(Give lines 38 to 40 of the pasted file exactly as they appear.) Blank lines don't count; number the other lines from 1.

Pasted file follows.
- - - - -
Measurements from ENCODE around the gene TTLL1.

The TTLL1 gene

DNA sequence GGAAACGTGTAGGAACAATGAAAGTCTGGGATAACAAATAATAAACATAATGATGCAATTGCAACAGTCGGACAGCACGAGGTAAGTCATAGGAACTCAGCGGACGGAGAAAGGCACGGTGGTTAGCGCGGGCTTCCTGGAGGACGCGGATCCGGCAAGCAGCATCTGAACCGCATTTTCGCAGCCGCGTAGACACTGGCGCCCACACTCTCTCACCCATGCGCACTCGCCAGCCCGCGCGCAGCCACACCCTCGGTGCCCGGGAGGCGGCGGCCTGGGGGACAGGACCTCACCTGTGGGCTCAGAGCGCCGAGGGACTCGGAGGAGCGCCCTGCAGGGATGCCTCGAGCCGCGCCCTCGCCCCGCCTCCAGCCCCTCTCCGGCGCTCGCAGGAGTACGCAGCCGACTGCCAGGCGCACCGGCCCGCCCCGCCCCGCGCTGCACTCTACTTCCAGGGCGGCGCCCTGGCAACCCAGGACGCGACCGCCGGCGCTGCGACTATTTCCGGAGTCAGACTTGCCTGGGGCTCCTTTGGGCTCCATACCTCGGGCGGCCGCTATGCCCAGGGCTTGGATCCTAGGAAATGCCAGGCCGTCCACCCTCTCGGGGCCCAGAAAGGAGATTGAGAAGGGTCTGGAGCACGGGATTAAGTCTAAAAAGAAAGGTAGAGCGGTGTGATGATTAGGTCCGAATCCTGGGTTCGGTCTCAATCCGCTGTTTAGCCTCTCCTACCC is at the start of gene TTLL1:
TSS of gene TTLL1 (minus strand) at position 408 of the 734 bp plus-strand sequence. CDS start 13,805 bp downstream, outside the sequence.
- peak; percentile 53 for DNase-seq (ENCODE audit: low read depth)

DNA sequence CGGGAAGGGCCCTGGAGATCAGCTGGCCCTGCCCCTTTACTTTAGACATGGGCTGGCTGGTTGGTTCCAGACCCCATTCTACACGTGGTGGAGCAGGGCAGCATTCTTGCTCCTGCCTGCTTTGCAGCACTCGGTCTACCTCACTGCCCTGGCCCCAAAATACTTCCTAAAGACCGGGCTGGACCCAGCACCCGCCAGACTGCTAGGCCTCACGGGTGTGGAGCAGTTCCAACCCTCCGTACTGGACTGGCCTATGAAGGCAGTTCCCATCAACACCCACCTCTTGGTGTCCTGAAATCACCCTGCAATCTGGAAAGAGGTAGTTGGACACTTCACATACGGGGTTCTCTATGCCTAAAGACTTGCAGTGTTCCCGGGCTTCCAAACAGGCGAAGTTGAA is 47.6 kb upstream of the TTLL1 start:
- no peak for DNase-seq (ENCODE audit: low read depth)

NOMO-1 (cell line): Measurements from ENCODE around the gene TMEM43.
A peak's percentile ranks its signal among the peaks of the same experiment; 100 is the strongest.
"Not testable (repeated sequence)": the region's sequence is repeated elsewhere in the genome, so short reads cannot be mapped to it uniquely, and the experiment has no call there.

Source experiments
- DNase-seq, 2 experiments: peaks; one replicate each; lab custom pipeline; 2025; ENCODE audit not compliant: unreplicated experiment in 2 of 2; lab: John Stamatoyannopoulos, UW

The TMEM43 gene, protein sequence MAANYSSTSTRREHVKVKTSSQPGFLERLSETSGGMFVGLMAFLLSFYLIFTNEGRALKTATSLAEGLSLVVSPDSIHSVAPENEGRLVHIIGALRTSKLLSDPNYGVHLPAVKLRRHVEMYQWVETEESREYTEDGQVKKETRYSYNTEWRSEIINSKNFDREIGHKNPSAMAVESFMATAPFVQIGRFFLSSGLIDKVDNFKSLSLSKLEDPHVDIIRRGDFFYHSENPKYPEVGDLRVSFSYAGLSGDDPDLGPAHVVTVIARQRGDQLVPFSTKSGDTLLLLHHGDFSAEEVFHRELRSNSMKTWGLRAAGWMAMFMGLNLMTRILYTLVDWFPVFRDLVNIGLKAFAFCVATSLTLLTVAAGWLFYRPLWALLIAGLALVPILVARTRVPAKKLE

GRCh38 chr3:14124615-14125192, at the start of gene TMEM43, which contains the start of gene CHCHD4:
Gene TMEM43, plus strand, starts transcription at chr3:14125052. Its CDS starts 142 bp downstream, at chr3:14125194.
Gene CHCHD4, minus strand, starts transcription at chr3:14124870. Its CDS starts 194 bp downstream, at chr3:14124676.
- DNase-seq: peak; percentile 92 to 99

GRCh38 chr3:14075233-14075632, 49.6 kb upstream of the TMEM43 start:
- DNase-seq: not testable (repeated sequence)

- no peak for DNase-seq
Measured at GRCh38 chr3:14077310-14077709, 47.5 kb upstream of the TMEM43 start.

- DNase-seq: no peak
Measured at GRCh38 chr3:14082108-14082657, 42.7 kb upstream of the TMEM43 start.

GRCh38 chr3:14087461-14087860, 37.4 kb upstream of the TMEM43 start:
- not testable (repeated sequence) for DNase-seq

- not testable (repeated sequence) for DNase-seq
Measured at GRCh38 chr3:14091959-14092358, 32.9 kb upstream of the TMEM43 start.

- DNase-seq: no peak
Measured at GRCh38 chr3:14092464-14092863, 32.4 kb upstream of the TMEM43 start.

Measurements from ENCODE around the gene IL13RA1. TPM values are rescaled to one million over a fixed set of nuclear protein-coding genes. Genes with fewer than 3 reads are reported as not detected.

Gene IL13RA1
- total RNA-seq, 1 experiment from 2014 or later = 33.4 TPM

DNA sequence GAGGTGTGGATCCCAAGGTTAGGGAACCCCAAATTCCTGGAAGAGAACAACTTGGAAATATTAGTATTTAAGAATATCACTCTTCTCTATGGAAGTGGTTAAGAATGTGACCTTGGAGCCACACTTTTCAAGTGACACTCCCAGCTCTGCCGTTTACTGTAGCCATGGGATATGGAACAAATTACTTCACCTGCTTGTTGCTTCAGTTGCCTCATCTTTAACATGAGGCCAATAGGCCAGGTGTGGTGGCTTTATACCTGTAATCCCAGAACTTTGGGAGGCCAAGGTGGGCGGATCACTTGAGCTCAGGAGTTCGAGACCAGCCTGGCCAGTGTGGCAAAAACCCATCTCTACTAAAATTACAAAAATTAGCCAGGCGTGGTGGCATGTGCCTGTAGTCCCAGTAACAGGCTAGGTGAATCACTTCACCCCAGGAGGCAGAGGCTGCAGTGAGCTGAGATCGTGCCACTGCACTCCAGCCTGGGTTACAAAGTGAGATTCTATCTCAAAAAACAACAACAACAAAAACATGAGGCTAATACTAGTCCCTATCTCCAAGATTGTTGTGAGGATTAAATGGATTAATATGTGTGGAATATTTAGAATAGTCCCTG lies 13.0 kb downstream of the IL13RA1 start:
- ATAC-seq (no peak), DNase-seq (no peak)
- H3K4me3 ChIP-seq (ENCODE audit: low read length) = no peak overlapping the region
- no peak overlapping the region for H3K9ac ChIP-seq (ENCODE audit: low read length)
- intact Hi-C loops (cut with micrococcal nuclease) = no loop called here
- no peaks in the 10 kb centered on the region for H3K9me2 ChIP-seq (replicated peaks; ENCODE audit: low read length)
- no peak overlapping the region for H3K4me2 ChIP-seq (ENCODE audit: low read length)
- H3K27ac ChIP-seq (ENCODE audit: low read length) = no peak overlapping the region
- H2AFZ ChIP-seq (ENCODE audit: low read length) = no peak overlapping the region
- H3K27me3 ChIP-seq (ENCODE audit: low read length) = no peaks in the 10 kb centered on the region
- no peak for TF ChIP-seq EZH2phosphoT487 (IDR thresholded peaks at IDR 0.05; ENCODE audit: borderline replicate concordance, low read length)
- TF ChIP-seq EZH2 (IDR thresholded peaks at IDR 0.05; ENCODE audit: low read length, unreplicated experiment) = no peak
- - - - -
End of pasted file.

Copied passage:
- no peaks in the 10 kb centered on the region for H3K9me2 ChIP-seq (replicated peaks; ENCODE audit: low read length)
- no peak overlapping the region for H3K4me2 ChIP-seq (ENCODE audit: low read length)
- H3K27ac ChIP-seq (ENCODE audit: low read length) = no peak overlapping the region